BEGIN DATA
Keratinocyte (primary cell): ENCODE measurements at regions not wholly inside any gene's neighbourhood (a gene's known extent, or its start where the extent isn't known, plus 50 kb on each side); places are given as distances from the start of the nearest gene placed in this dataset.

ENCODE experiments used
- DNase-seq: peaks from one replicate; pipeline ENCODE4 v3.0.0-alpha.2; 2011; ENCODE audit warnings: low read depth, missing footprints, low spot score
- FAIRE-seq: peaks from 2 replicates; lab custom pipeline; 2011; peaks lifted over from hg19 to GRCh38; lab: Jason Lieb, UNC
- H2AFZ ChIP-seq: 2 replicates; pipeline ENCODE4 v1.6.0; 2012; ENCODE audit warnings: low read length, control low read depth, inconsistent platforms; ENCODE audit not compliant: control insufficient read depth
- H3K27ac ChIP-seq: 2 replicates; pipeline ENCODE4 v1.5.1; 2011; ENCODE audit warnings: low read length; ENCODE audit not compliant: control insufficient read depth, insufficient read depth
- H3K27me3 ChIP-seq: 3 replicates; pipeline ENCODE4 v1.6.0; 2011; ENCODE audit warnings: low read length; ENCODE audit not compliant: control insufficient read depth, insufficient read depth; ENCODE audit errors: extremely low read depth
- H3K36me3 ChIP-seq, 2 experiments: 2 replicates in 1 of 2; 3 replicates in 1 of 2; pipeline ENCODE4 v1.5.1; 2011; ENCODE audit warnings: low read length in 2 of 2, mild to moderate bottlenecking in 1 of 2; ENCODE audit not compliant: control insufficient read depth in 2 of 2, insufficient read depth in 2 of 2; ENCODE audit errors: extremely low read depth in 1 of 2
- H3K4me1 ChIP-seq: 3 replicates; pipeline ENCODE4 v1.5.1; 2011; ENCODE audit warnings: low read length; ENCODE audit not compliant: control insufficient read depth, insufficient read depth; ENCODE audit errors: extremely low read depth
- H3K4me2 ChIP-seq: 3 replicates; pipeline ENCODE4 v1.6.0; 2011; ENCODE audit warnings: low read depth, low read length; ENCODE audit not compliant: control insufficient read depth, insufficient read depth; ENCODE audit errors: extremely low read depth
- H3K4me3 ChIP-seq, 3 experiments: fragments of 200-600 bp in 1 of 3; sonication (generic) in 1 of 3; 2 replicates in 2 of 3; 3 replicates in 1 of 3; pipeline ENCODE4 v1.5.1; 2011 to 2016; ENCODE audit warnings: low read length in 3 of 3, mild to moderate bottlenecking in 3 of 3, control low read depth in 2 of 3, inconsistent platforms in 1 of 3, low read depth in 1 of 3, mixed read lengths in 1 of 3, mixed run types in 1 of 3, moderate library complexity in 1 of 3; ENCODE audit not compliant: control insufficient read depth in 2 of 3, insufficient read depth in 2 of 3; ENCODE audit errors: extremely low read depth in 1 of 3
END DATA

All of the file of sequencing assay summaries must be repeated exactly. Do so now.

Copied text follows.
Keratinocyte (primary cell): ENCODE measurements at regions not wholly inside any gene's neighbourhood (a gene's known extent, or its start where the extent isn't known, plus 50 kb on each side); places are given as distances from the start of the nearest gene placed in this dataset.

ENCODE experiments used
- DNase-seq: peaks from one replicate; pipeline ENCODE4 v3.0.0-alpha.2; 2011; ENCODE audit warnings: low read depth, missing footprints, low spot score
- FAIRE-seq: peaks from 2 replicates; lab custom pipeline; 2011; peaks lifted over from hg19 to GRCh38; lab: Jason Lieb, UNC
- H2AFZ ChIP-seq: 2 replicates; pipeline ENCODE4 v1.6.0; 2012; ENCODE audit warnings: low read length, control low read depth, inconsistent platforms; ENCODE audit not compliant: control insufficient read depth
- H3K27ac ChIP-seq: 2 replicates; pipeline ENCODE4 v1.5.1; 2011; ENCODE audit warnings: low read length; ENCODE audit not compliant: control insufficient read depth, insufficient read depth
- H3K27me3 ChIP-seq: 3 replicates; pipeline ENCODE4 v1.6.0; 2011; ENCODE audit warnings: low read length; ENCODE audit not compliant: control insufficient read depth, insufficient read depth; ENCODE audit errors: extremely low read depth
- H3K36me3 ChIP-seq, 2 experiments: 2 replicates in 1 of 2; 3 replicates in 1 of 2; pipeline ENCODE4 v1.5.1; 2011; ENCODE audit warnings: low read length in 2 of 2, mild to moderate bottlenecking in 1 of 2; ENCODE audit not compliant: control insufficient read depth in 2 of 2, insufficient read depth in 2 of 2; ENCODE audit errors: extremely low read depth in 1 of 2
- H3K4me1 ChIP-seq: 3 replicates; pipeline ENCODE4 v1.5.1; 2011; ENCODE audit warnings: low read length; ENCODE audit not compliant: control insufficient read depth, insufficient read depth; ENCODE audit errors: extremely low read depth
- H3K4me2 ChIP-seq: 3 replicates; pipeline ENCODE4 v1.6.0; 2011; ENCODE audit warnings: low read depth, low read length; ENCODE audit not compliant: control insufficient read depth, insufficient read depth; ENCODE audit errors: extremely low read depth
- H3K4me3 ChIP-seq, 3 experiments: fragments of 200-600 bp in 1 of 3; sonication (generic) in 1 of 3; 2 replicates in 2 of 3; 3 replicates in 1 of 3; pipeline ENCODE4 v1.5.1; 2011 to 2016; ENCODE audit warnings: low read length in 3 of 3, mild to moderate bottlenecking in 3 of 3, control low read depth in 2 of 3, inconsistent platforms in 1 of 3, low read depth in 1 of 3, mixed read lengths in 1 of 3, mixed run types in 1 of 3, moderate library complexity in 1 of 3; ENCODE audit not compliant: control insufficient read depth in 2 of 3, insufficient read depth in 2 of 3; ENCODE audit errors: extremely low read depth in 1 of 3